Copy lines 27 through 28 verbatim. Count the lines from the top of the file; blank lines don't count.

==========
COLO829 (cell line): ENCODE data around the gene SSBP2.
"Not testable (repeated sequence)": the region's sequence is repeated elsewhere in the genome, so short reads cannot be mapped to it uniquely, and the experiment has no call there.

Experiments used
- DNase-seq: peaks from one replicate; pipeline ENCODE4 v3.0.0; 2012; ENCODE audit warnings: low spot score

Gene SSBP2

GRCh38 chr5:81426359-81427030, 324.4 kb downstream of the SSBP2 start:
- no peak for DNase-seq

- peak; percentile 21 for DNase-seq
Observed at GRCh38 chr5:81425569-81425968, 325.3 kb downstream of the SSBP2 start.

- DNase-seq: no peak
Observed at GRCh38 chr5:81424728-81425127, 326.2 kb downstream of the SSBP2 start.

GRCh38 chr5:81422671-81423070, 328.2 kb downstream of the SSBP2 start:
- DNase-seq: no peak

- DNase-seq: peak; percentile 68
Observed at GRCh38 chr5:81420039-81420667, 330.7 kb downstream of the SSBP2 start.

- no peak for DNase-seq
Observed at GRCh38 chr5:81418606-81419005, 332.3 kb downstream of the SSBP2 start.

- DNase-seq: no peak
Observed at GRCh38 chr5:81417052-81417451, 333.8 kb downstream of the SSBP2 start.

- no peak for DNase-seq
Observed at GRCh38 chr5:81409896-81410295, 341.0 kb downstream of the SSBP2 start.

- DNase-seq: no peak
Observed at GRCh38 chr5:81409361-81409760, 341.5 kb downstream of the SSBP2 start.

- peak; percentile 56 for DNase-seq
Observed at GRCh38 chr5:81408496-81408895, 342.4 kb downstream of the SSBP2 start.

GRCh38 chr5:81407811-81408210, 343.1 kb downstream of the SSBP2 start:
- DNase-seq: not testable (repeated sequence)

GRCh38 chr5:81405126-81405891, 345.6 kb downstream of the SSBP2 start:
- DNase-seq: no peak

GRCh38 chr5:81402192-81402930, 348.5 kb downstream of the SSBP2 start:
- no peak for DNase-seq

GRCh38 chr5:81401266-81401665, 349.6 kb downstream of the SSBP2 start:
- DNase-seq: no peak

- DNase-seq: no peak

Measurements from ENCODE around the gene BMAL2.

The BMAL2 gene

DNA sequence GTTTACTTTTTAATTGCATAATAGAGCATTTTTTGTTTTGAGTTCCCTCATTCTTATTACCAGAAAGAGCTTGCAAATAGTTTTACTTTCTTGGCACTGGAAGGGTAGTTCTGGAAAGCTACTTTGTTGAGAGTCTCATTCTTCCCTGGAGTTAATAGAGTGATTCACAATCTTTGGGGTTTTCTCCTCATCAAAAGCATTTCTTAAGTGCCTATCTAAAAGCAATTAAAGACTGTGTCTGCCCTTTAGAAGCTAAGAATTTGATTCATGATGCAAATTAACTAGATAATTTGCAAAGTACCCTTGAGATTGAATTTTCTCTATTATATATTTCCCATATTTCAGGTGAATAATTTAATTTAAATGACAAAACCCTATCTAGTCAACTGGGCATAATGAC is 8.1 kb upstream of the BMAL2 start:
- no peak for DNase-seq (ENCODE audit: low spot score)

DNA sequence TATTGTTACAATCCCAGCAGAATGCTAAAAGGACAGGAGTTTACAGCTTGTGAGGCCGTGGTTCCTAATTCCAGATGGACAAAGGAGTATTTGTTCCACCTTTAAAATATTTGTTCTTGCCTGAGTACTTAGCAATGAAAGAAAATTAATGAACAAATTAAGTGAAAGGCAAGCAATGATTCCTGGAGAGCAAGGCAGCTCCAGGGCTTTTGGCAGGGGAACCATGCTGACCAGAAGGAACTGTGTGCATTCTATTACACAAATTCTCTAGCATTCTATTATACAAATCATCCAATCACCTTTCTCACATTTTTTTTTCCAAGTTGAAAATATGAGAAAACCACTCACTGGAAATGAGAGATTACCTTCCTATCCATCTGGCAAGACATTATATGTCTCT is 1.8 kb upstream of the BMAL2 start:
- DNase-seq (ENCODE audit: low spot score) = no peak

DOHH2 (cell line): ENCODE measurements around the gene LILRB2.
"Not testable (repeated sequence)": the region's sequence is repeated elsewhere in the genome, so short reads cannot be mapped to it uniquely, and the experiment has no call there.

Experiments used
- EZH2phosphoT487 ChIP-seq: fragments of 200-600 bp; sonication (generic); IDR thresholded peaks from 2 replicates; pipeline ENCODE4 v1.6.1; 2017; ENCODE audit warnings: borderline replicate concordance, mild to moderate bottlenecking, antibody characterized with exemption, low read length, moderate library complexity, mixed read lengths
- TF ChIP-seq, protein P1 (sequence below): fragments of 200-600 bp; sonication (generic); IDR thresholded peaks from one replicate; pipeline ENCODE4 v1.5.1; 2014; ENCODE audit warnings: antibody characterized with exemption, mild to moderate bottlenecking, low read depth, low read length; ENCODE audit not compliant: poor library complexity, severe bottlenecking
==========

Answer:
- DNase-seq: not testable (repeated sequence)

GRCh38 chr5:81405126-81405891, 345.6 kb downstream of the SSBP2 start: